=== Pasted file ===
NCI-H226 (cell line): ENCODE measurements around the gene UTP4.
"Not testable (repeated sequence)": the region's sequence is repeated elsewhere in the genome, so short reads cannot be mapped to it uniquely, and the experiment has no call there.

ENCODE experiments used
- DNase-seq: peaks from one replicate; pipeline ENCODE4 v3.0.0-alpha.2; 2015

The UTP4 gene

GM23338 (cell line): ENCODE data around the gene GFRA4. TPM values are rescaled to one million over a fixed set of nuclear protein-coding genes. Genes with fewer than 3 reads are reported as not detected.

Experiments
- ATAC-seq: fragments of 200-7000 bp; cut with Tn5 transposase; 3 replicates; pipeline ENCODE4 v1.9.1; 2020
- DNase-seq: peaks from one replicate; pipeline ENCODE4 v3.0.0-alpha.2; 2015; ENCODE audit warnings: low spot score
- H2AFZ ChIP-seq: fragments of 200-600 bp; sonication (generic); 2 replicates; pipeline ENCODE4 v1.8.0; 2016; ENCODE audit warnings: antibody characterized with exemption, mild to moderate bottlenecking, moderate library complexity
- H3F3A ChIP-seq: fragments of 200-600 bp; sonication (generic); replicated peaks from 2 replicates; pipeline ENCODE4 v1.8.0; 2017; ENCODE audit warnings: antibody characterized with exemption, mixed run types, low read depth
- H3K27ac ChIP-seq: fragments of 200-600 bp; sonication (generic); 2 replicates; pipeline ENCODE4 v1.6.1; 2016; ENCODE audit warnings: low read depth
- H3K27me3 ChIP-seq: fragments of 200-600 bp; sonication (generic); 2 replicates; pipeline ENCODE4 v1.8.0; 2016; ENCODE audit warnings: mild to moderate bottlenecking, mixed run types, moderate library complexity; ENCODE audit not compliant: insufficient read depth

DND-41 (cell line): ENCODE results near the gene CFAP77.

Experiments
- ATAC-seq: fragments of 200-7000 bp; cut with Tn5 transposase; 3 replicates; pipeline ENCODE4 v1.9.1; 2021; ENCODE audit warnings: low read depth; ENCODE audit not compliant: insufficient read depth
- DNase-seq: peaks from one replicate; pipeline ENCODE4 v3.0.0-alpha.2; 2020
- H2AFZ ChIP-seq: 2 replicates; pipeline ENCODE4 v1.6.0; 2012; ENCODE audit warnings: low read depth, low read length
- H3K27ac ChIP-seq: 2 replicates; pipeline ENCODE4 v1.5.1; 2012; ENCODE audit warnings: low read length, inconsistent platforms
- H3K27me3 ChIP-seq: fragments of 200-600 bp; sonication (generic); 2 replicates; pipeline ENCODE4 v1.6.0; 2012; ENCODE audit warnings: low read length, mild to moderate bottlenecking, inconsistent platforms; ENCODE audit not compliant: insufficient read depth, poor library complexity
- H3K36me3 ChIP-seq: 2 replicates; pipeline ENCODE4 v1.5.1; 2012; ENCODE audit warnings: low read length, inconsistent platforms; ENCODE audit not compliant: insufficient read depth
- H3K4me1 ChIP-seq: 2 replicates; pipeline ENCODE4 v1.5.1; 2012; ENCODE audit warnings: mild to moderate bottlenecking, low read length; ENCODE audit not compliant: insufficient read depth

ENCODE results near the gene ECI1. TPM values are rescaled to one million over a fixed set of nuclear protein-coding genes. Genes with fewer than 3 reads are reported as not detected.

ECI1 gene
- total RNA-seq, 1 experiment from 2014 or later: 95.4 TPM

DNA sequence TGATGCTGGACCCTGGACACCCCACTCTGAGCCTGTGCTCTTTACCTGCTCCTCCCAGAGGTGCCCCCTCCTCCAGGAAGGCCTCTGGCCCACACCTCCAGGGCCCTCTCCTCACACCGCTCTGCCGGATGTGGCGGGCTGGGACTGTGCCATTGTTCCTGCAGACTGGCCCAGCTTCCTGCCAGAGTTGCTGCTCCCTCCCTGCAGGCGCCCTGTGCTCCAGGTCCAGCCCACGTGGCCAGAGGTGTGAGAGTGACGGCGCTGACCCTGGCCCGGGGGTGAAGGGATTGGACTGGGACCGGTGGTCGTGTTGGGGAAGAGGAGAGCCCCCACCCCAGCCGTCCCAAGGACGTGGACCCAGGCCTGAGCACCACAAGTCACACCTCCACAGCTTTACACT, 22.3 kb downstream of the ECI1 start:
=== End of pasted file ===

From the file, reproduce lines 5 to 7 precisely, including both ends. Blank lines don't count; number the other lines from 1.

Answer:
The UTP4 gene

GM23338 (cell line): ENCODE data around the gene GFRA4. TPM values are rescaled to one million over a fixed set of nuclear protein-coding genes. Genes with fewer than 3 reads are reported as not detected.

Experiments